15 February 2010
Chilean Court Agrees To Detain Mapuche Youth On Terrorism Charges
Written by James Fowler.

Three activists now held in wake of September 2009 arson attack.
A court in the southern city of Temuco (Region IX) on Friday agreed to keep a Mapuche youth charged under anti-terrorism laws in preventative custody afteundefinedr his arrest on Thursday.

Mapuche groups are involved in an on-going land struggle against local businesses and authorities in Chile's Araucania region (region IX).

Job Morales was arrested for an arson attack that occurred on September 11 last year. Over 360 hectares of land as well as property and machinery belonging to local Elsa Fernandez was torched during the attack. Police allege Morales was trying to flee the country when detained.

The court also ruled in favor of prosecutor Omar Merida to permit the ongoing detention of supposed Mapuche activists Jorge Cuyupan Niripil and Daniel Canio Tralcal, allegedly Morales’ accomplices in the attack.

Cuyupan was previously arrested over a break-in at a country estate in January last year and will face charges of arson and attempted homicide.

Tralcal stands accused of attacking a tourist bus in August 2009 and is alleged by prosecutors to be among several Mapuche activists to have been trained by Columbian terrorists in 2006.

The Araucania region is the scene of long standing tensions between Mapuche indigenous groups and local businesses. Activists are fighting for Mapuche land historically their to be returned to the community. They say their land was taken illegally by the Chilean state. Land occupations and attacks against businesses in the area have become increasingly common in recent years.

All three men can be held indefinitely under Chile’s antiterrorist laws. The government’s undersecretary of the interior Patricio Rosende announced that anti terrorism laws would be used in Mapuche-related violence last October after a spate of highway attacks in the Araucania Region (IX) (ST. Oct 13, 2009)

The special powers these laws give investigators and police are criticized by Mapuche organizations. Several activists held under the laws have complained of torture and abuse during interrogation.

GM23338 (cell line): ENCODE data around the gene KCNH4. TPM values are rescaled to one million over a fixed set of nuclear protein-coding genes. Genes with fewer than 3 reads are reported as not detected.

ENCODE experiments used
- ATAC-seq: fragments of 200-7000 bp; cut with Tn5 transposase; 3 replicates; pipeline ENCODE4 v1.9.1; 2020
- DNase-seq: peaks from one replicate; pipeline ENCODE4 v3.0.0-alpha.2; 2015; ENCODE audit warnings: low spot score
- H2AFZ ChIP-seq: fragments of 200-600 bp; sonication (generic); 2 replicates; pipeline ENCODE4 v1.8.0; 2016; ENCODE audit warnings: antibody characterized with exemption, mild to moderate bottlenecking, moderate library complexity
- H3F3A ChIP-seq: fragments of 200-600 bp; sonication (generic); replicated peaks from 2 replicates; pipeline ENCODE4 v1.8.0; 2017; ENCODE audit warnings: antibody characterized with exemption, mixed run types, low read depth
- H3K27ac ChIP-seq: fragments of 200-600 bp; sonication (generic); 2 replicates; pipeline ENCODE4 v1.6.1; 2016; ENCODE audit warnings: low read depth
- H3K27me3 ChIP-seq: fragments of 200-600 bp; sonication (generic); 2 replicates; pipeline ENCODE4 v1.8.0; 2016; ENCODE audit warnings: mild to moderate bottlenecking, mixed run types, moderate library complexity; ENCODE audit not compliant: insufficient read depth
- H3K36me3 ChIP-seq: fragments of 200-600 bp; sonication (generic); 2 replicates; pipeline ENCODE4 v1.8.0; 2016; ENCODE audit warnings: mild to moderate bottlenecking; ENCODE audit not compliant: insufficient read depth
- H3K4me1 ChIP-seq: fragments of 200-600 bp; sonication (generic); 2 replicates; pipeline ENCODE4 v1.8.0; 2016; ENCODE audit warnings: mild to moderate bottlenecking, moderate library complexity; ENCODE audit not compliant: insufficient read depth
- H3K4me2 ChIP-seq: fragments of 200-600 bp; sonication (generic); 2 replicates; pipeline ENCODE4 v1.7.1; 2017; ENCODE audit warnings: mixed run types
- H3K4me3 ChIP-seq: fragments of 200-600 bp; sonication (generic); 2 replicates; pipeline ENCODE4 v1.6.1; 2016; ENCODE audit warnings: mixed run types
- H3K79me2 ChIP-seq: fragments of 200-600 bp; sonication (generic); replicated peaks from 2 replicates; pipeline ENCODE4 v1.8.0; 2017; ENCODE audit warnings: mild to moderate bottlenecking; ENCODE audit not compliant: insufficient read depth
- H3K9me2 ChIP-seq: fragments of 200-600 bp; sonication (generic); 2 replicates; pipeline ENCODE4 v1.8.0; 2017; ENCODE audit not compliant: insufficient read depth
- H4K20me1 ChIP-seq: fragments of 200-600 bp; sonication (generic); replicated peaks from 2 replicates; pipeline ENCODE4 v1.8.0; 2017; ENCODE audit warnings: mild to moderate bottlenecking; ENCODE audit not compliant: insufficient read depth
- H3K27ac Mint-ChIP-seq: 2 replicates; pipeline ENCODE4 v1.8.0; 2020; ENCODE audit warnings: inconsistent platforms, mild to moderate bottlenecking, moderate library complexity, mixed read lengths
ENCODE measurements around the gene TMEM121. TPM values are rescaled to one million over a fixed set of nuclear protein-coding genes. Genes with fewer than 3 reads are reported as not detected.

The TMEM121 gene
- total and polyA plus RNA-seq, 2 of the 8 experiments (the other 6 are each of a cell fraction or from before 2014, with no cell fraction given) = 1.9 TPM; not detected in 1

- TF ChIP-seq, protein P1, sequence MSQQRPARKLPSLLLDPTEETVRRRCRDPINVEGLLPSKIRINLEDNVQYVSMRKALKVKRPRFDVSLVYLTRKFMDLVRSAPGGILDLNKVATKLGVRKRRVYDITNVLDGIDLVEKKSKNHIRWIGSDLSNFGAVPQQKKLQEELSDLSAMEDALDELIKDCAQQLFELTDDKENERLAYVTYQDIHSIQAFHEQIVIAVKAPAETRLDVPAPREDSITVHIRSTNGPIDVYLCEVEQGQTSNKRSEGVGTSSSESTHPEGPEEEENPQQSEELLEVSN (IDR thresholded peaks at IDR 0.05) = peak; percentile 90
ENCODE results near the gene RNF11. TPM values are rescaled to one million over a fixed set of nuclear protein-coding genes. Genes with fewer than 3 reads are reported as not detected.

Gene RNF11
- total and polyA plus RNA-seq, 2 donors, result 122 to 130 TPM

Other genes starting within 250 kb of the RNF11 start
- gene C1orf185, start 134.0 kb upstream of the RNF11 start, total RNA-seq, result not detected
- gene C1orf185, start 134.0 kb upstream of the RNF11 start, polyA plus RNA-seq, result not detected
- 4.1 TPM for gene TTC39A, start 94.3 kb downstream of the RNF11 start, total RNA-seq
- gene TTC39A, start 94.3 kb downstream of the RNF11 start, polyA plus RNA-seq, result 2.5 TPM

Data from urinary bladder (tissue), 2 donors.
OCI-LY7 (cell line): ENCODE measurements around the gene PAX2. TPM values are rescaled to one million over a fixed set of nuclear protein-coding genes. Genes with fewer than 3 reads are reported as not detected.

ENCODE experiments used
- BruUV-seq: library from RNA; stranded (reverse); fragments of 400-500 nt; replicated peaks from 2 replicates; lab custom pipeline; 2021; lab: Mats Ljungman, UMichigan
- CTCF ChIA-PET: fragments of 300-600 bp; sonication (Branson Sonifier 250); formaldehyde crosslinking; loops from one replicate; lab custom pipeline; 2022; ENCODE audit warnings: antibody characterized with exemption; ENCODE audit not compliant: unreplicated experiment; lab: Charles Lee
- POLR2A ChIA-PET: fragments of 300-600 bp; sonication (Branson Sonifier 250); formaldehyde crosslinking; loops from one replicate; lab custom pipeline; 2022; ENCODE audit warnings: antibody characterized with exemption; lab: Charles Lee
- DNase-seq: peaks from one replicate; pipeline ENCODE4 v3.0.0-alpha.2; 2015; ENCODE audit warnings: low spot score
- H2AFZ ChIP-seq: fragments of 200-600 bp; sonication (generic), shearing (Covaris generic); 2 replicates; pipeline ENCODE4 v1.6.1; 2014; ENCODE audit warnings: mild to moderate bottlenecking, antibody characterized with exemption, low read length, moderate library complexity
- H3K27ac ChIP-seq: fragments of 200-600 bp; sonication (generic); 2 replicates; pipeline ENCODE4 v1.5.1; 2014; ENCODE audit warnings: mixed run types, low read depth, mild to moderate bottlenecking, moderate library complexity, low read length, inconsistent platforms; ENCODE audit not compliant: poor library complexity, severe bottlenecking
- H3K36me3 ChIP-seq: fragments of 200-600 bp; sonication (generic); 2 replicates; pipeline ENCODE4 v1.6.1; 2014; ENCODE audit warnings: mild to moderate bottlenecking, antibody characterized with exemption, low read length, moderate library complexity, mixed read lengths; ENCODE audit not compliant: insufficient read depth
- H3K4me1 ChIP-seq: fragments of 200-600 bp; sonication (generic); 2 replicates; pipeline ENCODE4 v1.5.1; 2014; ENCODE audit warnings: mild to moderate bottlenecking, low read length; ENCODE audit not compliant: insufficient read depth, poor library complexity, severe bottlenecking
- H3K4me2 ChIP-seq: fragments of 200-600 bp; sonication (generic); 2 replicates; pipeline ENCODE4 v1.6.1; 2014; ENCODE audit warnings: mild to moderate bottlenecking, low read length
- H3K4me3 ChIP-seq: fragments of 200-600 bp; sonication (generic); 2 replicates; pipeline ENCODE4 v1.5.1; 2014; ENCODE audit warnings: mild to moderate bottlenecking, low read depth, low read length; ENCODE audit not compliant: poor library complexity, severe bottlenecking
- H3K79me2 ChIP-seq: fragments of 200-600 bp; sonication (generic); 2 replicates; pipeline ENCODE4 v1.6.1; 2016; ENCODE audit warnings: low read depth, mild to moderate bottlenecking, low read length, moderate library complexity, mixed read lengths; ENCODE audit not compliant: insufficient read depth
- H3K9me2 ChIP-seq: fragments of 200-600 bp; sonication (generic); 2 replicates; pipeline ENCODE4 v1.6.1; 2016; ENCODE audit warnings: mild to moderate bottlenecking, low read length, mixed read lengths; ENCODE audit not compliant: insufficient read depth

One prisoner, Eduardo Osses Moreno, is currently on hunger strike protesting the excessive treatment he is subjected to. He claims to have been beaten, gassed and dunked in baths of excrement and urine while interrogated.

Human rights organizations also complain of police brutality in the region. One organization, Observatorio Ciudadano, last week highlighted the case of Italian photographer Massimo Falque, who they claim was arrested without reason and beaten by police.

Falque was living with a Mapuche family at the time. A statement by Mapuche groups insisted that this showed “clear police persecution and harassment towards local communities and their supporters.”

Meanwhile violence in the Aruacania region continues.

Police investigating a Friday morning fire at a rural school in the community of Galvarino finally concluded that an electrical fault caused the blaze, although initial press reports linked the fire to a series of arson attacks occurring in the region in recent weeks.

Earlier this month a rural school and private granary were set ablaze in Aruacania’s Ercilla community (ST. Feb 3). Although no evidence was found at the scene, police sources believe Mapuche activists were behind this fire and four other attacks on public and private property throughout January.

By James Fowler.